is the old saying. Bay Journal, States challenge findings of Chesapeake computer modeling, "Figures show little progress in reducing nutrient pollution from farms"
State officials have voiced strong concerns about updated Chesapeake Bay computer modeling that shows little overall progress in controlling nutrient runoff from farmland.
The updated modeling suggests that meeting the Bay’s 2025 cleanup goals — already highly unlikely — will be even more difficult than regional leaders believed just a few months ago.
If correct, the figures indicate that work over the past decade by farmers to plant cover crops, install stream buffers, construct manure storage facilities and undertake other conservation practices were largely offset by increased crop production, more fertilizer use and more livestock.
The model revisions also show greater increases in nutrient pollution from urban stormwater than previously estimated, but those were small compared to the farm changes.
The U.S. Environmental Protection Agency recently signed off on the model changes, saying the updates followed normal procedures approved by the state-federal Bay Program.
But state officials questioned the new results at recent meetings and in written comments, citing uncertainties with the underlying data. They also worry about creating the perception within the farm community, where distrust of Bay computer modeling is already high, that efforts to reduce runoff have produced few results.
The EPA uses the computer model to track progress toward meeting nutrient reduction goals under the Bay’s total maximum daily load, or “pollution diet,” established in 2010.
The TMDL set the maximum amount of nitrogen, phosphorus and sediment that can reach the Bay each year from states in the watershed. States are to implement all actions needed to achieve those goals by 2025.
The updated calculations show estimated annual nitrogen reductions from 2009 to 2020 being 6.25 million pounds less than what was calculated just a few months earlier, largely because of new data showing the intensification of farm operations, including a sharp increase in fertilizer use.
That means the region has achieved only about a third of the 71 million pounds of nitrogen reductions needed to meet the 2025 goal. And most of those reductions came from upgrading wastewater treatment plants, a job that is mostly completed. The vast majority of future nitrogen reductions must now come from farms and, to a lesser extent, urban stormwater.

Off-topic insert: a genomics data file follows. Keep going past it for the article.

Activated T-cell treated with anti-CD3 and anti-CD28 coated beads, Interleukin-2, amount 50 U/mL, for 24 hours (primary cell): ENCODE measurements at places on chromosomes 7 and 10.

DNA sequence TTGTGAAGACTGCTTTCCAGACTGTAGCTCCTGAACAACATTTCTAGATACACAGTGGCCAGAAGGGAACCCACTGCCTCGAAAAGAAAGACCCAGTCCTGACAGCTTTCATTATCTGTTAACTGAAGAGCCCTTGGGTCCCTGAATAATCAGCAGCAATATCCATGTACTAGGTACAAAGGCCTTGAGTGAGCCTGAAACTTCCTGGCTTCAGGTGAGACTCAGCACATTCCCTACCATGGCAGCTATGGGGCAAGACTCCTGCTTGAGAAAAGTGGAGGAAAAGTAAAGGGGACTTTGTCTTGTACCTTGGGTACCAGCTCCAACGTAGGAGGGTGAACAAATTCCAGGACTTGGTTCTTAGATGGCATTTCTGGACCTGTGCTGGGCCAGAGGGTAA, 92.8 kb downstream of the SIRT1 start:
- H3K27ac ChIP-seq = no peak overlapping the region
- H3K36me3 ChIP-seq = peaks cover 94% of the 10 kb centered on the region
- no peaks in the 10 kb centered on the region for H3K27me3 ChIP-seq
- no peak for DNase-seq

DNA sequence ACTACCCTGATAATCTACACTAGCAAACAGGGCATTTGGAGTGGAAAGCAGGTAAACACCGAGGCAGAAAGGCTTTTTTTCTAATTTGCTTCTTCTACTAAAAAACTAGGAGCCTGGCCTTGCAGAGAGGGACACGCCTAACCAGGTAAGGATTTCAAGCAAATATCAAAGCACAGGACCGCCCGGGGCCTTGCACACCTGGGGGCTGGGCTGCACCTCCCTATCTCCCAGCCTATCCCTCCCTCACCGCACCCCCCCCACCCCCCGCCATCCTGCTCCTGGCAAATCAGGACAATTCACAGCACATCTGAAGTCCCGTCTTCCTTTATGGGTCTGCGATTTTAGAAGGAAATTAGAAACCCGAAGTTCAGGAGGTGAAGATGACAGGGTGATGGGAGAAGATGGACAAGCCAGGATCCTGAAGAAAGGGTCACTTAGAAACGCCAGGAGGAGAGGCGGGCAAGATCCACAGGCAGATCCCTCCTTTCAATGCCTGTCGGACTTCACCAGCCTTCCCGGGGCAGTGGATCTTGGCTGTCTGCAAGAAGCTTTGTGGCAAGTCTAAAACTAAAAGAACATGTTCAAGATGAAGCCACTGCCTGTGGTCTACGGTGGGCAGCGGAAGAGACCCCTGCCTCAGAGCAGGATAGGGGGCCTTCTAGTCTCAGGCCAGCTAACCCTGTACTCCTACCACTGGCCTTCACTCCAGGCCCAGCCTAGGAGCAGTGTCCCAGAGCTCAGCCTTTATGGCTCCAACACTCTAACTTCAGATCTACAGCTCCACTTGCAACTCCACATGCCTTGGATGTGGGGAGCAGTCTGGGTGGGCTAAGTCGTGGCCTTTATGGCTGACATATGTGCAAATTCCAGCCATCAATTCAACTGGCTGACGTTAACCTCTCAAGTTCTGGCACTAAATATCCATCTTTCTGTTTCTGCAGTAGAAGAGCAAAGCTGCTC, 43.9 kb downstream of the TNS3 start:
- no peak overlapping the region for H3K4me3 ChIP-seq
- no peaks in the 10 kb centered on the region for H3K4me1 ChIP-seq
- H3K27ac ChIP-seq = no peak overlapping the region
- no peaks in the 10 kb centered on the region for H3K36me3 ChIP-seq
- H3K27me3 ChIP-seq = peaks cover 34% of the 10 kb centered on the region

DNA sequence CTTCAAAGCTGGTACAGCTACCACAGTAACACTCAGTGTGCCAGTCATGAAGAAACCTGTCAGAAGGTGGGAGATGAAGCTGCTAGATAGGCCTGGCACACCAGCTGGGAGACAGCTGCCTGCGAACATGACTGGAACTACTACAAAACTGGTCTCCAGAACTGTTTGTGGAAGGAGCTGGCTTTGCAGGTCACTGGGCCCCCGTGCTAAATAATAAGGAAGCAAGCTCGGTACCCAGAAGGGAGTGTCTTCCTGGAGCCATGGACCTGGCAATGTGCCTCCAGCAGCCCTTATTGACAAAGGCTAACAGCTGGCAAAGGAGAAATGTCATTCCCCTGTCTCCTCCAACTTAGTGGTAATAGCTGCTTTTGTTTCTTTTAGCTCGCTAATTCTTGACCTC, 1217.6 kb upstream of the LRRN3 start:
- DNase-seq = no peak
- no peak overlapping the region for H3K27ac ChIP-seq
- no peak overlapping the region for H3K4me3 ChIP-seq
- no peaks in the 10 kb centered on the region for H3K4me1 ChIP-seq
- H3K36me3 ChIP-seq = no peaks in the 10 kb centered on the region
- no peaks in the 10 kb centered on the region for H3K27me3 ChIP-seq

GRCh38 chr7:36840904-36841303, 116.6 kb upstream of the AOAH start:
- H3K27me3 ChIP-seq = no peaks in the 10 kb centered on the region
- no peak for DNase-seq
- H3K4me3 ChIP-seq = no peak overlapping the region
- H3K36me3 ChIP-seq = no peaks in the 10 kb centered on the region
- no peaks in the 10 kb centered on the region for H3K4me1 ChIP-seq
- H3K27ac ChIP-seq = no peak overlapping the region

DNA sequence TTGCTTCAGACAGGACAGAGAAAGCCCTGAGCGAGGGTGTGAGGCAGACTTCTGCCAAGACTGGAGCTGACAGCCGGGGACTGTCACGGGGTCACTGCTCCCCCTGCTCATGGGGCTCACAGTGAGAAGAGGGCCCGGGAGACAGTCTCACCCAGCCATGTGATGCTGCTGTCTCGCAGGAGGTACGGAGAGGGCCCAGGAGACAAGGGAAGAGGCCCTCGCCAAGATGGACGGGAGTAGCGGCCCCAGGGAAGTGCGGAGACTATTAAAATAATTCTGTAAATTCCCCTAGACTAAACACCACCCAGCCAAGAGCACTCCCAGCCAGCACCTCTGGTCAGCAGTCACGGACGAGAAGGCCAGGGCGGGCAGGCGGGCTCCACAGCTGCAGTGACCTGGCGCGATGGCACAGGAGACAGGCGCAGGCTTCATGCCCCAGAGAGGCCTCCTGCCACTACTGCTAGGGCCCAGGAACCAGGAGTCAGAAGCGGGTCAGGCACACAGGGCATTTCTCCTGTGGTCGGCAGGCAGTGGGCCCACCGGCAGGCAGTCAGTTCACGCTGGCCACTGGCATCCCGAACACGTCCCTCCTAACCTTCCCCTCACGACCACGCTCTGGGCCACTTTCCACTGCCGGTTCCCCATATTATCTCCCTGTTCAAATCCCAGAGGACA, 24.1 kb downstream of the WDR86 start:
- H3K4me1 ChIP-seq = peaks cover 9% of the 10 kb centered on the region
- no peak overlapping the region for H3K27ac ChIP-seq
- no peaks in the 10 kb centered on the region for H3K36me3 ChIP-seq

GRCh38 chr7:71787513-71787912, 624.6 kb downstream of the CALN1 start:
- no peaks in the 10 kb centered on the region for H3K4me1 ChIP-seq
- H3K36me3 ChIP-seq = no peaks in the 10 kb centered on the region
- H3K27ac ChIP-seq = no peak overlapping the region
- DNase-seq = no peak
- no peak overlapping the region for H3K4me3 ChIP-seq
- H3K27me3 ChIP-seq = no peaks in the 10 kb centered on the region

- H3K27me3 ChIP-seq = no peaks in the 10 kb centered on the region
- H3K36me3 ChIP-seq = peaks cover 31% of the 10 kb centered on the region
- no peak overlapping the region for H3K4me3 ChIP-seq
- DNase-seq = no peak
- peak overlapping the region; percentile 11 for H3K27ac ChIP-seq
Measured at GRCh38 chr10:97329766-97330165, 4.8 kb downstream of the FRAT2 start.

The story was better for phosphorus as the figures showed 533,000 more pounds of reductions than previously estimated.
But the region was already on track to meet phosphorus goals, while significantly off track for nitrogen, which tends to have a worse impact on Bay water quality.
State officials have questioned the underlying data, and many contend that the model results sometimes show worsening nutrient trends in places where water quality monitoring shows improvements.
“We don’t think that the data sources are the right data sources … or even the best,” said Pat McDonnell, secretary of the Pennsylvania Department of Environmental Protection, at a May 17 meeting of senior state and federal environmental officials. “It just puts us, and I’m sure other jurisdictions, in a challenging position.”
Scott Mandirola, deputy secretary of environmental affairs with the West Virginia Department of Environmental Protection, said the results showed a tenfold increase in fertilizer use in urban areas in his state’s portion of the watershed, “which I don’t believe anybody accepts as being factual.”
Andrew Wheeler, a senior adviser to Virginia Gov. Glenn Youngkin, said officials in his state have “seen inconsistencies in the [nutrient] loading data” produced by the model when compared with water quality monitoring. He called for “transitioning to more monitoring, instead of modeling, [for] assessments of progress going forward.”
Ann Swanson, executive director of the Chesapeake Bay Commission, which includes representatives from state legislatures, said the updated findings should be used, but that states should be allowed to achieve the additional 6.25 million pounds of nitrogen reductions after 2025.
“Right now, it’s very clear that we will not reach the TMDL, [that] we will not make that pollution diet,” Swanson said. “We will hold our heads very, very high. And we will get as close as we can. And we remain with our foot on that pedal.”
As the aphorism suggests, no model can completely capture the absolute truth, but with the right data and the right coding, a model can be used to get good insights into how the system will respond to changes in inputs. But the Chesapeake Bay is pretty damn big, and I don't think the sources (and sinks) are that well known. I suspect the Bay model, by comparison, is pretty crude. Agriculture is the chosen scapegoat of the managers, all those individual decisions made by farmers for their own benefit has the regulators lusting for control.
And, I don't think they're serious about achieving a clean Bay by 2025. Then what, fire the EPA Bay Program staffers, and put them on welfare? Will the Chesapeake Bay Foundation declare victory and disband? Nope. They need a certain amount of Bay pollution to continue.